However, I also read that local policies are stored outside the registry in
      %SystemRoot%\System32\GroupPolicy\Machine or User or GroupPolicyUsers

      Using the lgpo tool from Microsoft to export and import local policies, you work with those Machine, User or GroupPolicyUsers folders, not the registry directly. It seems like just working with the registry isn’t enough and looks more like the registry values are a result of the application of the settings stored in those folders than anything. So what happens on a standalone workstation when there is no domain and all kind of GP propagation and hierarchy of GPs? Windows reads those folders when it starts and it applies what it finds to the registry under the policies keys then uses those registry keys when it needs to interrogate the policy status?

      What happens if I create a registry file that simply put some settings there in the registry? It seems to work, even on Windows home that doesn’t support group policy editing. However, what will happen if I set a registry value using a registry file that is different than the current configuration stored in the Machine or other folders? Will what is in the machine folder take precedence over the same setting with a different value I pushed with the registry file and will be read on the next reboot to replace the value I just put in the registry?

      For example, if I pushed a setting using a registry file while never having opened the gpedit tool, it will work. However, if I used the gpedit tool previously to set a value to false and I push a registry modification using a .reg file to set it to true, will it stick?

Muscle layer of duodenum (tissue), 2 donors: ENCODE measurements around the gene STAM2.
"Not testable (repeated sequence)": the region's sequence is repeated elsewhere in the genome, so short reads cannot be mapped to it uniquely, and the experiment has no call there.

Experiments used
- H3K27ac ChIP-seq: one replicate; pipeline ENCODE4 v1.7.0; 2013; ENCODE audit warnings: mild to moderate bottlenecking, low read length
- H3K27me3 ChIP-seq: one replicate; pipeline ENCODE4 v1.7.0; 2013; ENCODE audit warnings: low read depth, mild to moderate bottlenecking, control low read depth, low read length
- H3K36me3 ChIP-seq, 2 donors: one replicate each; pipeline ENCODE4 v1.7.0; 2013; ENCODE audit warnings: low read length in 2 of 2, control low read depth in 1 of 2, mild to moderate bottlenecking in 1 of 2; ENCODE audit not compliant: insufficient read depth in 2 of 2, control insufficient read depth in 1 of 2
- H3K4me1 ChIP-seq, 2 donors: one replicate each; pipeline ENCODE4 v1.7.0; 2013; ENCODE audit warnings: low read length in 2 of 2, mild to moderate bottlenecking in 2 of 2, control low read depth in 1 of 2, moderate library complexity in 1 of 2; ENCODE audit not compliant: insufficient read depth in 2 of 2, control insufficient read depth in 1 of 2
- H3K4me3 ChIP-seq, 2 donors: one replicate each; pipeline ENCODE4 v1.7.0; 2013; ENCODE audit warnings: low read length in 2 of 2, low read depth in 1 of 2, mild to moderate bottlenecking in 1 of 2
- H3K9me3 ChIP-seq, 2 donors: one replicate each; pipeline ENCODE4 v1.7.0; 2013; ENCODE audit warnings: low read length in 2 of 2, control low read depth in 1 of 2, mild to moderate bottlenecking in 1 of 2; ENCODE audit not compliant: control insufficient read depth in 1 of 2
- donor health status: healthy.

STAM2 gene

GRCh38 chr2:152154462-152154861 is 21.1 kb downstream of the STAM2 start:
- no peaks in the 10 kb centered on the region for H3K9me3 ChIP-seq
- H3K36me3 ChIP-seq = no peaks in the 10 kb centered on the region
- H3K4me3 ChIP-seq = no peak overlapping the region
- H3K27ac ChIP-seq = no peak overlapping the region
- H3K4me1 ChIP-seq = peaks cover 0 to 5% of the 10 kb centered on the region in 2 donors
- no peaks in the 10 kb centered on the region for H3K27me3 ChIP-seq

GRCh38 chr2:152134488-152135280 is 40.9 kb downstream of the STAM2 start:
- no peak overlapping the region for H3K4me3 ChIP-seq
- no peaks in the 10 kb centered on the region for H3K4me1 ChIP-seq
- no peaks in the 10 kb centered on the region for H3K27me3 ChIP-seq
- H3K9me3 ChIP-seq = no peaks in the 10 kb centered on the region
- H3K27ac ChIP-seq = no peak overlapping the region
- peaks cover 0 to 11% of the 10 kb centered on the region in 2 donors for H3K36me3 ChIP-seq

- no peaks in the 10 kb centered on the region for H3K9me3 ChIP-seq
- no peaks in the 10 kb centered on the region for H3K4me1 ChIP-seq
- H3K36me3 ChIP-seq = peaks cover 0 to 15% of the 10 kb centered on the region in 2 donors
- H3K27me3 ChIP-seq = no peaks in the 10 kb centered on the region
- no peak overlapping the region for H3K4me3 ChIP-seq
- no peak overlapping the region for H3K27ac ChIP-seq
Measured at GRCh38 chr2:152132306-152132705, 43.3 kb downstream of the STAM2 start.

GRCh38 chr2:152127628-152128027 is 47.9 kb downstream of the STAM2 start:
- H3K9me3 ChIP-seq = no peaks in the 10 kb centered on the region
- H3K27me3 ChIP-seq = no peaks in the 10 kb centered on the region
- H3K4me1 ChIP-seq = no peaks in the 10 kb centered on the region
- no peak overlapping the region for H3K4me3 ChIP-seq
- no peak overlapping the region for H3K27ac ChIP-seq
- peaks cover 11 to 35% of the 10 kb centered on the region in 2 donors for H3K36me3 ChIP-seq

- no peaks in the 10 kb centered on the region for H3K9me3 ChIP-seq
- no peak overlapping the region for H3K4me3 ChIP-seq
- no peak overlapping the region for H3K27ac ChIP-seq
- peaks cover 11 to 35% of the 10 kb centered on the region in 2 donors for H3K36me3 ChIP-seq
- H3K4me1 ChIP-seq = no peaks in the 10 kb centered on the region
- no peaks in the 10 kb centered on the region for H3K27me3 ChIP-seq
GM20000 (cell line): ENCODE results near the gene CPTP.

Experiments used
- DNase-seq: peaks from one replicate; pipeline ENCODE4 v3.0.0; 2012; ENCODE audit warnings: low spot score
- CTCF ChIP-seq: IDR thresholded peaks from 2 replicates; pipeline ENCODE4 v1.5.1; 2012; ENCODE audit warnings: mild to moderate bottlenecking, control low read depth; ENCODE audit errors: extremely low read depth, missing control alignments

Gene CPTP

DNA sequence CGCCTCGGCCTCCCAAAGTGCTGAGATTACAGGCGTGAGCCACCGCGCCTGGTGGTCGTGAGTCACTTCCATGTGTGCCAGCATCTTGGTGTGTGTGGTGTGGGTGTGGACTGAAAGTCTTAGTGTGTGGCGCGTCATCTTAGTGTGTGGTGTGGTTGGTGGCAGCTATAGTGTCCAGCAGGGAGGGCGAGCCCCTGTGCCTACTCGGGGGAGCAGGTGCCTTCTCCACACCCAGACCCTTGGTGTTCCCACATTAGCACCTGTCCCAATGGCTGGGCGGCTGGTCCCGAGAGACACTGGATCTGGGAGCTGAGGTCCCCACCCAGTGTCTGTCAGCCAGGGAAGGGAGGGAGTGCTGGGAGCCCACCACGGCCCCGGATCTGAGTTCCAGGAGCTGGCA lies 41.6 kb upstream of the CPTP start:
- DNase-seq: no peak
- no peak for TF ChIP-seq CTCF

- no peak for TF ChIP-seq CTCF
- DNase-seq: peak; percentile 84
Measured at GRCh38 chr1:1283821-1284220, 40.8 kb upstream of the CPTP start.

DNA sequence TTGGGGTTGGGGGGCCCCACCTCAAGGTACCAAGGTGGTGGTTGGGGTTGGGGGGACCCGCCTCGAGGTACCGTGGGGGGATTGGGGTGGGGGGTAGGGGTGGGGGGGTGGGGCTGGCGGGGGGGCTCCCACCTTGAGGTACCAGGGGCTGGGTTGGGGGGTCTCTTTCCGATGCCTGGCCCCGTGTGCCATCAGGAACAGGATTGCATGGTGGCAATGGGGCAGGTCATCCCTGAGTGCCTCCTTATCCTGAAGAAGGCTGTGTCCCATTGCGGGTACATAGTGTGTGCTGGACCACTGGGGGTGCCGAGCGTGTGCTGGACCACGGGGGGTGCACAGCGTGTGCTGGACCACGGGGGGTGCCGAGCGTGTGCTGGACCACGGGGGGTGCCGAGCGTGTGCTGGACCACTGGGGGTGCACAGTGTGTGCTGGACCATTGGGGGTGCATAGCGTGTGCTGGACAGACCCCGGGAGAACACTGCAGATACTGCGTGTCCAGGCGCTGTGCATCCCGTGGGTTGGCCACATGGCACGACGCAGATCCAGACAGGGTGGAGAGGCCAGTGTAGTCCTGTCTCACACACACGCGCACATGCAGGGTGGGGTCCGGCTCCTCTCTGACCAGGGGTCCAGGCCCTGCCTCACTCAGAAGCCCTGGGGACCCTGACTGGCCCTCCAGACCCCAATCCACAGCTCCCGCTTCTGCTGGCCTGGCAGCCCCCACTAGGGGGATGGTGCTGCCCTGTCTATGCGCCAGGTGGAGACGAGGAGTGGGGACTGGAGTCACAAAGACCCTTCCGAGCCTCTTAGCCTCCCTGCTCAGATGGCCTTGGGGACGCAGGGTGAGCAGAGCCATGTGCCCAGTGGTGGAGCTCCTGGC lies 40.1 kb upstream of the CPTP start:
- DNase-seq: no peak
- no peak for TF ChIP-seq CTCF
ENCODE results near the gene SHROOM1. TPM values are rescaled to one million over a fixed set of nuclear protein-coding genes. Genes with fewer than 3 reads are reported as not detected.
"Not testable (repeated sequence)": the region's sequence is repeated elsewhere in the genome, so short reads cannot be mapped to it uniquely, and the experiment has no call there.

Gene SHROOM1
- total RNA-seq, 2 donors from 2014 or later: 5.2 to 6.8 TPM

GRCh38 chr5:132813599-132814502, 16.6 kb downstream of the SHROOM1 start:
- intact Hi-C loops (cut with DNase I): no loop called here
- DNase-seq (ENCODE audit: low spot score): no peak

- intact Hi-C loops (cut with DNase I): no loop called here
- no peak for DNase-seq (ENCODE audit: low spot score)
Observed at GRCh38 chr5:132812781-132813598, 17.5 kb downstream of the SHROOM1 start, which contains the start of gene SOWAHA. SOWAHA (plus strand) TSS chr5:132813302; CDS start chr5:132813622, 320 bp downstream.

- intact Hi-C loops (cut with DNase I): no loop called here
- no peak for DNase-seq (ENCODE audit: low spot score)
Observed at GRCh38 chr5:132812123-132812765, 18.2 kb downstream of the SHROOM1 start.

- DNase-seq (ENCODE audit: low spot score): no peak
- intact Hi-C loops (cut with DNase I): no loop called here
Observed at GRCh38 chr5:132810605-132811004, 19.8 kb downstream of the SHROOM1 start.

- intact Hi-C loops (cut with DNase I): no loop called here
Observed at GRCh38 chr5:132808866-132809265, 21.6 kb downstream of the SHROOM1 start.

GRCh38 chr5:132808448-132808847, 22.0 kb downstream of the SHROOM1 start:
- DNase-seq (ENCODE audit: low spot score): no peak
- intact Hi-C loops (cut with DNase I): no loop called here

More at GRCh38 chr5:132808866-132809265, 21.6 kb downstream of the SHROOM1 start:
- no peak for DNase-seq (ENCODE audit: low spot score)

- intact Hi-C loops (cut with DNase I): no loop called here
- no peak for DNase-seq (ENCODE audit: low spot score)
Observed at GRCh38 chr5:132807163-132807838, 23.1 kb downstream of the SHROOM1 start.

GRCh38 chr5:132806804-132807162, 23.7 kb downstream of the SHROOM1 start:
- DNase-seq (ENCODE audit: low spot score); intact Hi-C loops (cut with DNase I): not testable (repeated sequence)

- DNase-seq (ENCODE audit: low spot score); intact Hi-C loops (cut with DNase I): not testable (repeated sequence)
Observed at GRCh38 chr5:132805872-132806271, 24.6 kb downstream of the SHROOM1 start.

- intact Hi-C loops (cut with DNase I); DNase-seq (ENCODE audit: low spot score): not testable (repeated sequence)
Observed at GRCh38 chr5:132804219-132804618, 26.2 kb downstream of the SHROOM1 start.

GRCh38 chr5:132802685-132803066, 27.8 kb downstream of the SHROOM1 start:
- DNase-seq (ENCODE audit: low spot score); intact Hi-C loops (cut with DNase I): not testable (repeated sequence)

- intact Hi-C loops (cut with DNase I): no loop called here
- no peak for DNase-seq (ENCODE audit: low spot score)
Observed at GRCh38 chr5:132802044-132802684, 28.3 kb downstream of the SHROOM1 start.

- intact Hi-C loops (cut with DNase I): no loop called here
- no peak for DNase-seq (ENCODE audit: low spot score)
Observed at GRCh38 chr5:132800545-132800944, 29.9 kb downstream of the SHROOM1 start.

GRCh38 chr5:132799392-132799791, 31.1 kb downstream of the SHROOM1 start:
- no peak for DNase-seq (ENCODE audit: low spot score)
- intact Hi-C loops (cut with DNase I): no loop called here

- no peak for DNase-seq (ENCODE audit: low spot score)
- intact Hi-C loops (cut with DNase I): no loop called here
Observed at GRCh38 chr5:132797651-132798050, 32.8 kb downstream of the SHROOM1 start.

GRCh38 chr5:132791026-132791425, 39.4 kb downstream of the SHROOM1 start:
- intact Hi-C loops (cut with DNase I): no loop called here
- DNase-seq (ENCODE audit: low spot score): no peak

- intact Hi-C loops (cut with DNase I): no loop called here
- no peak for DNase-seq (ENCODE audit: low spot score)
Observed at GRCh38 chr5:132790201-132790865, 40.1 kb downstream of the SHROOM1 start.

The other question I have is related to when you want to push some current_user settings for a standard user with no admin rights. If I elevate to admin prompt before importing the registry file, will it apply to the current standard user or the admin user? If I use lgpo instead, will it exhibit the same behavior?

      Thanks

    • #126580 Reply

      ch100
      AskWoody_MVP

      All that matters is in the registry in the locations already mentioned by you.
      The settings in the folders are for the gpedit reference.
      Without trigerring gpedit, those .pol files are never read.
      This means that in practice, by understanding the locations and configuration in the registry, there is no need for gpedit and this is how some configuration is done on editions which officially do not support Group Policy.
      This is how AD GP works as well, by overwriting the registry locations with settings pushed from the sysvol replicated folder and settings.

      1 user thanked author for this post.
      • #126621 Reply

        AlexEiffel
        AskWoody_MVP

        Thanks to you and MrBrian.

        However, you both say different things.